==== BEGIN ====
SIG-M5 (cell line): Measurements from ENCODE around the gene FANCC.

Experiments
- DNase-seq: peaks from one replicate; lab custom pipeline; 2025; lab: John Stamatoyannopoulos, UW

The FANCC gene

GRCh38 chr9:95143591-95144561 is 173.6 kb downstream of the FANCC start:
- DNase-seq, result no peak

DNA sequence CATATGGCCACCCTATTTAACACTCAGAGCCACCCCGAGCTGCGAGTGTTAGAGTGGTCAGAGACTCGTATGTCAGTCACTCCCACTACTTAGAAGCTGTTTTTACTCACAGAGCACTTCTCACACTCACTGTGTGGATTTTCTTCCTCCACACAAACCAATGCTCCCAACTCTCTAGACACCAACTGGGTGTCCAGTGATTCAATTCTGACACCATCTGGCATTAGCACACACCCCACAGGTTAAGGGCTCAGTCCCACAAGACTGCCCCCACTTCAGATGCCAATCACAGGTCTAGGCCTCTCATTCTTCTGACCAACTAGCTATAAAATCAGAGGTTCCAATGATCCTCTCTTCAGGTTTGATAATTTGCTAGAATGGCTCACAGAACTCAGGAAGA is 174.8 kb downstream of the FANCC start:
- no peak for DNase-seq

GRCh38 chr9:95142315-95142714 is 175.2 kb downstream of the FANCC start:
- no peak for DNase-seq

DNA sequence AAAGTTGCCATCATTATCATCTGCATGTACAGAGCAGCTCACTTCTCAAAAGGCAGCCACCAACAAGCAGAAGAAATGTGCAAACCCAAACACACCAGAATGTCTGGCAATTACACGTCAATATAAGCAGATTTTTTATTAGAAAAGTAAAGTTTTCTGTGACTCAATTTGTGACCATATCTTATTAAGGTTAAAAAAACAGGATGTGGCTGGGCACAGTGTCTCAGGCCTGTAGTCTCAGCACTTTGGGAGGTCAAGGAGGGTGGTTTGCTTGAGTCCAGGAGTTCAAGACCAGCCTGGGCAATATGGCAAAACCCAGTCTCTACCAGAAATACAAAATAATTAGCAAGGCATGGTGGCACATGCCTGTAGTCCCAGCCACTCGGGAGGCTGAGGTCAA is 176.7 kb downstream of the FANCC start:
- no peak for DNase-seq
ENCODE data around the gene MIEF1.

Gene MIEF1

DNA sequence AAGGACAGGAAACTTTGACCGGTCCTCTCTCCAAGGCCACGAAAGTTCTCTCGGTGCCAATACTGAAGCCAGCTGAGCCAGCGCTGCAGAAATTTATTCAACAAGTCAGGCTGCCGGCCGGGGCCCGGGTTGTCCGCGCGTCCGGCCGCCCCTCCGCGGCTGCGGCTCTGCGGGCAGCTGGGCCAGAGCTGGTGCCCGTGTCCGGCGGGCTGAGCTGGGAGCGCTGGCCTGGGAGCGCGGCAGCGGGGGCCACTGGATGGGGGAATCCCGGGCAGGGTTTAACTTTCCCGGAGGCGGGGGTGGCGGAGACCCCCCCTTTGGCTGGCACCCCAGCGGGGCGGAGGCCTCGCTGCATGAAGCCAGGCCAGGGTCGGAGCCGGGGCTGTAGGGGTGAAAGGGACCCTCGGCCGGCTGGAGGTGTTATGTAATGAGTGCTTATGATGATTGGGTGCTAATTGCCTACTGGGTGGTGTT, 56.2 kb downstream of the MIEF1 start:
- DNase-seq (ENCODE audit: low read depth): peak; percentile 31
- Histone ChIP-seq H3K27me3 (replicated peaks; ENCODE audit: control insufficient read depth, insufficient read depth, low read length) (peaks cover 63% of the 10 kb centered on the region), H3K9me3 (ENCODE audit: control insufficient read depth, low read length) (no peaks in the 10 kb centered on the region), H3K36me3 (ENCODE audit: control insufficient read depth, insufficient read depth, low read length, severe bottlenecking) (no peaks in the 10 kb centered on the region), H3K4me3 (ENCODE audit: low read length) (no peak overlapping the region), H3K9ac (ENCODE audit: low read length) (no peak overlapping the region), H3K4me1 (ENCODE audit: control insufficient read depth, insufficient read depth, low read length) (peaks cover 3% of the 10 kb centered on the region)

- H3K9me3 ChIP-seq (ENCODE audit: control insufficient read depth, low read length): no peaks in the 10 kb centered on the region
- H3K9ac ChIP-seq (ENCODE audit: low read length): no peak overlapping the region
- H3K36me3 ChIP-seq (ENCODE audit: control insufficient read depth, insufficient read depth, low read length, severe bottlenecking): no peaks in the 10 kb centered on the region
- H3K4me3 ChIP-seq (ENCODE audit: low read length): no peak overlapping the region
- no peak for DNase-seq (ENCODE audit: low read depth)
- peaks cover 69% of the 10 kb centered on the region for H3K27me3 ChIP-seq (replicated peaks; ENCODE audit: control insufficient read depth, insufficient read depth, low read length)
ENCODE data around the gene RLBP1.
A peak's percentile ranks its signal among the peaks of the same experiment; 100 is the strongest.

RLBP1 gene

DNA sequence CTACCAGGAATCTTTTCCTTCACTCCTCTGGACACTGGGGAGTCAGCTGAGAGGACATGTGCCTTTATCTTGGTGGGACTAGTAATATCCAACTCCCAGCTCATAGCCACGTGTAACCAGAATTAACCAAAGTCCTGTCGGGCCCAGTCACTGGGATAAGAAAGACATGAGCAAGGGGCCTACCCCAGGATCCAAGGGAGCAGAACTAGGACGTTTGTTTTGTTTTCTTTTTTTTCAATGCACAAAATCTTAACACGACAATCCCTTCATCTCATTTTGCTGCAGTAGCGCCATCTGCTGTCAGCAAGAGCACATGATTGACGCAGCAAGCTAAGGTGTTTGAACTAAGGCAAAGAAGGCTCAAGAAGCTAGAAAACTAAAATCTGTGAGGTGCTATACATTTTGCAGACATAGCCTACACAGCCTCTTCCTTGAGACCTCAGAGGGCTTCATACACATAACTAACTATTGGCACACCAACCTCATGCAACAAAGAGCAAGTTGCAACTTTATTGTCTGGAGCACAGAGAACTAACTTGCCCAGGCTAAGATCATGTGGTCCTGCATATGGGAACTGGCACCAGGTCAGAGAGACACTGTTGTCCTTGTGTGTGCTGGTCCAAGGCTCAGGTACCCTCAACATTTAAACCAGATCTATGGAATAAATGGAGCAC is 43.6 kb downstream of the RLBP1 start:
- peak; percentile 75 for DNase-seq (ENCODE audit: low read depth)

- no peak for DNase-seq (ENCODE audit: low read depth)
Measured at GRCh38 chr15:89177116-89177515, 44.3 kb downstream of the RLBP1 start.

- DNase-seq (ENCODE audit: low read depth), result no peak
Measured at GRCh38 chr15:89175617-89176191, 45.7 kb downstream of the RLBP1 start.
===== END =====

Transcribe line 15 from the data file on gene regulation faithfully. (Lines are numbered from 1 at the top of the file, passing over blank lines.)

DNA sequence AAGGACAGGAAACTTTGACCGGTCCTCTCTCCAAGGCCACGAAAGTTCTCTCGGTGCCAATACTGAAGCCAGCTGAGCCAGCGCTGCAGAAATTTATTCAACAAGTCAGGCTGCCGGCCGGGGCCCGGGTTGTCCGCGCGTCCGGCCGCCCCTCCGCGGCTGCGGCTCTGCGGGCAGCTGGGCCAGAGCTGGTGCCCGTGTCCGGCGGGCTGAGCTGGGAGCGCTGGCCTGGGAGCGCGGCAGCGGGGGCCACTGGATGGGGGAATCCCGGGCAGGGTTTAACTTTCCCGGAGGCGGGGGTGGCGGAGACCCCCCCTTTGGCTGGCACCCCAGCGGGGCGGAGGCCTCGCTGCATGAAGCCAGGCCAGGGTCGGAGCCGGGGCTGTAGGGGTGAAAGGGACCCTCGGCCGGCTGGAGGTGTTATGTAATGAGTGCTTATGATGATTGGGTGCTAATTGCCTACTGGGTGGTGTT, 56.2 kb downstream of the MIEF1 start: